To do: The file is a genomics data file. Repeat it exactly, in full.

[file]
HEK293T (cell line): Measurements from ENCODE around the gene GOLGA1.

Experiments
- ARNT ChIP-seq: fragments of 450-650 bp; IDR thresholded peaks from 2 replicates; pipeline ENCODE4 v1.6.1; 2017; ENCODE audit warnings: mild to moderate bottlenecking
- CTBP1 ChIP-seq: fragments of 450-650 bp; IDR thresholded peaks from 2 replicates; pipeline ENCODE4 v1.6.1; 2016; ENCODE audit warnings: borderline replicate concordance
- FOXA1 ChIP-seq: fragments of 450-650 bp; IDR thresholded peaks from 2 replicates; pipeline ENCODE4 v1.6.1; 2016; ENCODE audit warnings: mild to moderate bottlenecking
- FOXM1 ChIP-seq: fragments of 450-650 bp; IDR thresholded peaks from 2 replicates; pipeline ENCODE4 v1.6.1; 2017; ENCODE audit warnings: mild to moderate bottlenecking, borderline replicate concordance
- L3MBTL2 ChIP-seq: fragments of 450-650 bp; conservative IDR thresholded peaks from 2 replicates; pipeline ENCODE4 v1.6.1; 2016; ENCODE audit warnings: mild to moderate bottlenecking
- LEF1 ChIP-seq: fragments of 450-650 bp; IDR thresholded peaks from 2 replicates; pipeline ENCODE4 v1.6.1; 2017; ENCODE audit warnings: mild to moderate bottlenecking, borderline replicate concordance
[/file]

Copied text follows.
HEK293T (cell line): Measurements from ENCODE around the gene GOLGA1.

Experiments
- ARNT ChIP-seq: fragments of 450-650 bp; IDR thresholded peaks from 2 replicates; pipeline ENCODE4 v1.6.1; 2017; ENCODE audit warnings: mild to moderate bottlenecking
- CTBP1 ChIP-seq: fragments of 450-650 bp; IDR thresholded peaks from 2 replicates; pipeline ENCODE4 v1.6.1; 2016; ENCODE audit warnings: borderline replicate concordance
- FOXA1 ChIP-seq: fragments of 450-650 bp; IDR thresholded peaks from 2 replicates; pipeline ENCODE4 v1.6.1; 2016; ENCODE audit warnings: mild to moderate bottlenecking
- FOXM1 ChIP-seq: fragments of 450-650 bp; IDR thresholded peaks from 2 replicates; pipeline ENCODE4 v1.6.1; 2017; ENCODE audit warnings: mild to moderate bottlenecking, borderline replicate concordance
- L3MBTL2 ChIP-seq: fragments of 450-650 bp; conservative IDR thresholded peaks from 2 replicates; pipeline ENCODE4 v1.6.1; 2016; ENCODE audit warnings: mild to moderate bottlenecking
- LEF1 ChIP-seq: fragments of 450-650 bp; IDR thresholded peaks from 2 replicates; pipeline ENCODE4 v1.6.1; 2017; ENCODE audit warnings: mild to moderate bottlenecking, borderline replicate concordance